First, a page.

I was initially surprised that, located in the lobby of a posh hotel, Nahm looks like any restaurant located in the lobby of a posh hotel. I’ve no idea what traditional Thai decor is, although I’m pretty sure the kitschy knick knacks festooning my local Thai up the road aren’t, but the rather hootchy-kootchy bland light gold hotel chic room felt at odds with a cuisine that is so punchy, sweet/ sour, salty/ hot and fragrant. Not exactly something to complain about, but not what I imagined a Michelin starred temple of Thai food would look like.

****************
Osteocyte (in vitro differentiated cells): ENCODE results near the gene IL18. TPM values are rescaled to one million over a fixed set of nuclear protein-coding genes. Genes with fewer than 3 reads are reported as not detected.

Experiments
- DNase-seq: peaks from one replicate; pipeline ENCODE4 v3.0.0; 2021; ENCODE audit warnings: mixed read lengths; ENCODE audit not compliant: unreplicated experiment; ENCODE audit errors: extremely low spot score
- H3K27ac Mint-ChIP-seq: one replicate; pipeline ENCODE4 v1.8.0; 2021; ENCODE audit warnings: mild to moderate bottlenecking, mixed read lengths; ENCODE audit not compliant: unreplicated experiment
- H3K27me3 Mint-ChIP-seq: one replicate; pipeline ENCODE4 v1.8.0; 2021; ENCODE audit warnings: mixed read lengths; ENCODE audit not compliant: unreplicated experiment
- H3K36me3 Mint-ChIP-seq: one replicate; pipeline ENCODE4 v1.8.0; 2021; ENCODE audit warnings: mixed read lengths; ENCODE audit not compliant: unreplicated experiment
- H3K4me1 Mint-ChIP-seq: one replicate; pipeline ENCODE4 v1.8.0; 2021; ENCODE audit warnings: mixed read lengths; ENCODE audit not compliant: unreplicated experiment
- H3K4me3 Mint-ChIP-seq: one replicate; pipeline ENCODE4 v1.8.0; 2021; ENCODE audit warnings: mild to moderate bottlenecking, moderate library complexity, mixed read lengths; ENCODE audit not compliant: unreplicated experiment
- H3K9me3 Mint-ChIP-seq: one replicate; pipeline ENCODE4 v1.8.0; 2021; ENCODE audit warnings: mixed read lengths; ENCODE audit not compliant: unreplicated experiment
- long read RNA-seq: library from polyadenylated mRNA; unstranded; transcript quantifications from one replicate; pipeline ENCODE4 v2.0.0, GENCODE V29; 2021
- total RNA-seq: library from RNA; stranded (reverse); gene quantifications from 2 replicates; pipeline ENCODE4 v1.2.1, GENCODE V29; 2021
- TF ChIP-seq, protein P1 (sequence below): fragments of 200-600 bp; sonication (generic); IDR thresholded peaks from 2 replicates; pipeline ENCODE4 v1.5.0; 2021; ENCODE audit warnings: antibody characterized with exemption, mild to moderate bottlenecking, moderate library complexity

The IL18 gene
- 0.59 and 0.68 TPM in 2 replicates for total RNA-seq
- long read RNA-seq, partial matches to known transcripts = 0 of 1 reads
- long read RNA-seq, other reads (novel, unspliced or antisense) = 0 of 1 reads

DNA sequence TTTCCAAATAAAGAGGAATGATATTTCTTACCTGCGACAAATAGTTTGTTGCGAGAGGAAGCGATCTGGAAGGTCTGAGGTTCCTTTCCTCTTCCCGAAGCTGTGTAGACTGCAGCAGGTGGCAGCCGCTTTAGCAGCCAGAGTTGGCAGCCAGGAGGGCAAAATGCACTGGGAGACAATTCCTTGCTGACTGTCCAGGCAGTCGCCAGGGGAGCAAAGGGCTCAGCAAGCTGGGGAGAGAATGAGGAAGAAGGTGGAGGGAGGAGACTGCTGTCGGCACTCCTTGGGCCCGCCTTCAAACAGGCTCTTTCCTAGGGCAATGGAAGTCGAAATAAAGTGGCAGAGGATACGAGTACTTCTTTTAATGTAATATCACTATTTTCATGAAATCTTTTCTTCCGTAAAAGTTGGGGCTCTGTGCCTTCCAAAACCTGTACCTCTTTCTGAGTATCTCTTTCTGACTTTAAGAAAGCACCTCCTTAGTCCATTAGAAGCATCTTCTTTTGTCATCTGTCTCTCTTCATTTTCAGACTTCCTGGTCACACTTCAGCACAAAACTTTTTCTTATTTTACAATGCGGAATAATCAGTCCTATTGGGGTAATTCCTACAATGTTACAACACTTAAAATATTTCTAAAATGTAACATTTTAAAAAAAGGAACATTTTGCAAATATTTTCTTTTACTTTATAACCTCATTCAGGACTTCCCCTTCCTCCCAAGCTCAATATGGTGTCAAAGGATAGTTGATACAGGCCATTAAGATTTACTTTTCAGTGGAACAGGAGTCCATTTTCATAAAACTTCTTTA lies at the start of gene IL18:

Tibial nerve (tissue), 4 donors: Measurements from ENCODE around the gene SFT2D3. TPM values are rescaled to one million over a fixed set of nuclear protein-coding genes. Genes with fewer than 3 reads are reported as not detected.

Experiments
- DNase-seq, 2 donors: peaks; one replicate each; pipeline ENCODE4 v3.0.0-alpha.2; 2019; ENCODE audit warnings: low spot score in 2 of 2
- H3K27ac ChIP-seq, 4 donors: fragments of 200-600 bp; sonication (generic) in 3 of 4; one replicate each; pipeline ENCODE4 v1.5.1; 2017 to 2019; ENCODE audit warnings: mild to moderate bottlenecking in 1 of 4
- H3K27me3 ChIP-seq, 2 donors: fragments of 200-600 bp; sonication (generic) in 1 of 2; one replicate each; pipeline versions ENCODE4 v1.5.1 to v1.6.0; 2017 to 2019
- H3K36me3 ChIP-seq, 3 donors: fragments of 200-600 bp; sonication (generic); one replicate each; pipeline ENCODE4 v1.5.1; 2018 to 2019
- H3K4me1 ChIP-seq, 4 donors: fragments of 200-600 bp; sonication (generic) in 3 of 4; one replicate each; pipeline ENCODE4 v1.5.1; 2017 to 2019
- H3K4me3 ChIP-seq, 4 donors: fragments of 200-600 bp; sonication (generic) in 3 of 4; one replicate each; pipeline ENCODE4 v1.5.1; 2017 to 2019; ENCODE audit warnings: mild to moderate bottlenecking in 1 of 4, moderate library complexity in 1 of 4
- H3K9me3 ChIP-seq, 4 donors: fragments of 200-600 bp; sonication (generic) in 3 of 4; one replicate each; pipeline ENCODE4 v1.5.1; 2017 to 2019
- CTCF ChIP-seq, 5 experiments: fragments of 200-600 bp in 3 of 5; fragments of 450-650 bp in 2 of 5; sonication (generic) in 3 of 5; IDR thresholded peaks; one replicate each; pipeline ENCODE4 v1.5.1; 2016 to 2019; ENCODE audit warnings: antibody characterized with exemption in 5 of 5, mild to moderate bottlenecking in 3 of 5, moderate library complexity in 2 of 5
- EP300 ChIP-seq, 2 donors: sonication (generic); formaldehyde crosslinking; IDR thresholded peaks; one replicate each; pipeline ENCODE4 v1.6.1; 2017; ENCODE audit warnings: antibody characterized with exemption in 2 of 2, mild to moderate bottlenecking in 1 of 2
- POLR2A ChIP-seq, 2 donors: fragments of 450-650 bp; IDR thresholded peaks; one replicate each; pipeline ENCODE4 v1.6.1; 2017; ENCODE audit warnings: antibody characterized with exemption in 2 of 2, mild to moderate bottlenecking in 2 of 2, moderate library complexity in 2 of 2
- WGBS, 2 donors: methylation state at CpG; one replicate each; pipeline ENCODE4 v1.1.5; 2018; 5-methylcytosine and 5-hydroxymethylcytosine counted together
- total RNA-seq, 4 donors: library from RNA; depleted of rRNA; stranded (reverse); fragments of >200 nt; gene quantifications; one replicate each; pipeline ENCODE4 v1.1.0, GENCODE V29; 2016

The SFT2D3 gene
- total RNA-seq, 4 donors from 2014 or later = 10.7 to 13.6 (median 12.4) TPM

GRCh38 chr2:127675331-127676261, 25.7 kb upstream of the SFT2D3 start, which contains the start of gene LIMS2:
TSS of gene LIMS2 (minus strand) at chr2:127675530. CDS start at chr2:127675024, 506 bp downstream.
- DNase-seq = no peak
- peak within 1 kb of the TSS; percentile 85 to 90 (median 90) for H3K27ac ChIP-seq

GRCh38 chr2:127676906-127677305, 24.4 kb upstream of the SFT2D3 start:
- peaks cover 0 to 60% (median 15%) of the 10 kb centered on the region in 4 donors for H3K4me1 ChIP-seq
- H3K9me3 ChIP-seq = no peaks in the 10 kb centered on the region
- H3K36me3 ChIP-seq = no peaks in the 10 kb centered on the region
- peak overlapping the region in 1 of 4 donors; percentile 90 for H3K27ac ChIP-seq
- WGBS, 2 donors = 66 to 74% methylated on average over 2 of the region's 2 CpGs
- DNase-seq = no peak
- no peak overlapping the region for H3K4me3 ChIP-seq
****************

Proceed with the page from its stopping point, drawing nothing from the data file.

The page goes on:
After a bit of confusion on our part following complicated instructions about how to order from the five separate menu sections to ensure a balanced meal (soups, stir fries, salads etc), we ordered the tasting menu that had one thing from each section. An early disappointment for me was the entree, which was a beautifully presented crispy noodle net with prawn and herb salad. It was nice, and the crispy noodles were very cool, but it didn’t sing with the Thai flavours. It tasted a bit beige.